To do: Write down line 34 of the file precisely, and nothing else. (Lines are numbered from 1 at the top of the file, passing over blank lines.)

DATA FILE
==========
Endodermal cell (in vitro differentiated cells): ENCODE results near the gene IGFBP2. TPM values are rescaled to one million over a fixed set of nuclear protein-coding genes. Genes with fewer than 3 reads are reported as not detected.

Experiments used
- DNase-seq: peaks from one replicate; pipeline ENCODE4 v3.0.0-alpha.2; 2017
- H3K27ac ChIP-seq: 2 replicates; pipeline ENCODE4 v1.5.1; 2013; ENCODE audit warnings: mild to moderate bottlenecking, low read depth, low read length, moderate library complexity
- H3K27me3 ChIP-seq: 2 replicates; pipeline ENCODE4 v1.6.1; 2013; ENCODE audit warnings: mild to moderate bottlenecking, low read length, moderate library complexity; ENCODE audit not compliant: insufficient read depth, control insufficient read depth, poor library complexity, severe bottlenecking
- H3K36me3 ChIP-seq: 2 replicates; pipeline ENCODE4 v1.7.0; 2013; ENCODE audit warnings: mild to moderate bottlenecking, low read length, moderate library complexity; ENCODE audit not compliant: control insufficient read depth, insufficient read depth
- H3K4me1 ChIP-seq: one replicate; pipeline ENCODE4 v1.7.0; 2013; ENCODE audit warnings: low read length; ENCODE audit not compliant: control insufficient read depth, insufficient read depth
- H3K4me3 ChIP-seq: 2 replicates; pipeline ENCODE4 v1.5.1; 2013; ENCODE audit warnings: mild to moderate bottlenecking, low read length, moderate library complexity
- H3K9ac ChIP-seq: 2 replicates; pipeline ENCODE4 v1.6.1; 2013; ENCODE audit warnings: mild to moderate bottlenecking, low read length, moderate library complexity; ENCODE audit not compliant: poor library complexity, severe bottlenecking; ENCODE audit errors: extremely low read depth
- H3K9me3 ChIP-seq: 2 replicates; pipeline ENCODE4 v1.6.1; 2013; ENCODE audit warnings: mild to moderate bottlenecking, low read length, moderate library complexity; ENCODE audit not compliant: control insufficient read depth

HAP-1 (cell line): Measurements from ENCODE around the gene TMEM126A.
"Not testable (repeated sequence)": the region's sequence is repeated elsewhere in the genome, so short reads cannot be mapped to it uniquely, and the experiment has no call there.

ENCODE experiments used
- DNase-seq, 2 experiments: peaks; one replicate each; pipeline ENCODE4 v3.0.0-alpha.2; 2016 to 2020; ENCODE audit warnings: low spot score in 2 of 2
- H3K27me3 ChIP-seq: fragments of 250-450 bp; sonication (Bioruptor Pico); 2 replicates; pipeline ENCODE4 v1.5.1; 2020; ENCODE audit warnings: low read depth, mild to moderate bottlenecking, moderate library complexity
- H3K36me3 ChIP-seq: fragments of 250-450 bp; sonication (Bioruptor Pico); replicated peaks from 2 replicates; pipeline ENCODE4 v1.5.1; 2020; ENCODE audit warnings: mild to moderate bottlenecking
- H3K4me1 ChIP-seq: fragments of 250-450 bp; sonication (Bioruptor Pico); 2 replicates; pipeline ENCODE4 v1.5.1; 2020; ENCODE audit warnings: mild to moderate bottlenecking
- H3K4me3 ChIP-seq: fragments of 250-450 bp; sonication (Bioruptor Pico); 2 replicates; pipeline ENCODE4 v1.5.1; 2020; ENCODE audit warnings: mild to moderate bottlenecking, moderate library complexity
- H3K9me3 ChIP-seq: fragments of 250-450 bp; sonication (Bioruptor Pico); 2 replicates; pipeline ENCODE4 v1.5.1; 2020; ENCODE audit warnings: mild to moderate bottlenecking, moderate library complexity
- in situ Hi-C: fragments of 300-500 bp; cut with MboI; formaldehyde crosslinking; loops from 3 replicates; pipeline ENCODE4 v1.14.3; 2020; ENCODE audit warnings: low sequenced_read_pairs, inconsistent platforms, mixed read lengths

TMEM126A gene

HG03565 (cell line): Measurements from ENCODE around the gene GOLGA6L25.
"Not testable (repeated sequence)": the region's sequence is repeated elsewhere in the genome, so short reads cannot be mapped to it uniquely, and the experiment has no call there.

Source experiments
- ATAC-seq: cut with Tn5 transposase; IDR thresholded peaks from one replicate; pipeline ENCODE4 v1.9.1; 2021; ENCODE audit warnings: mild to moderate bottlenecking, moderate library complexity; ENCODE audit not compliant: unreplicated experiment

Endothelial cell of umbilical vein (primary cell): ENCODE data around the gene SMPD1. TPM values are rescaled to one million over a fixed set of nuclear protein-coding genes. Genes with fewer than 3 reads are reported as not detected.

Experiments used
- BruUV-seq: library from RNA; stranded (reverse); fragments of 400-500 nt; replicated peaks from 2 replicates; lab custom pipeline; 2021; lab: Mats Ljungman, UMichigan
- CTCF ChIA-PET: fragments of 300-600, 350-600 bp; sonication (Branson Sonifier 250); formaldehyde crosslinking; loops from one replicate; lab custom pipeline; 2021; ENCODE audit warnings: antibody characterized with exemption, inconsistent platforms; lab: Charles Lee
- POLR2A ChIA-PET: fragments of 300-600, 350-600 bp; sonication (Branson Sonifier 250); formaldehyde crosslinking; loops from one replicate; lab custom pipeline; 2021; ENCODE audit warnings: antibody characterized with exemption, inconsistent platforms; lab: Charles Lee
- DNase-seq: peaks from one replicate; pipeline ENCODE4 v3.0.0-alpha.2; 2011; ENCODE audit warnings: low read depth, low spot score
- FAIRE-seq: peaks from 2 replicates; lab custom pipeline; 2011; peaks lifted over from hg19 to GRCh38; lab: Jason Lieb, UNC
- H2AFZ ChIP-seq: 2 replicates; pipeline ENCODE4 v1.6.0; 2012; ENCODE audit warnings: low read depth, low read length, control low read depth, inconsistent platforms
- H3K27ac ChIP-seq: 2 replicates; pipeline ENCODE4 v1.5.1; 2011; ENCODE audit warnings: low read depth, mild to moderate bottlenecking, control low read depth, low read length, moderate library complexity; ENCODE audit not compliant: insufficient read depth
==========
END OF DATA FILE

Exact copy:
- H3K27ac ChIP-seq: 2 replicates; pipeline ENCODE4 v1.5.1; 2011; ENCODE audit warnings: low read depth, mild to moderate bottlenecking, control low read depth, low read length, moderate library complexity; ENCODE audit not compliant: insufficient read depth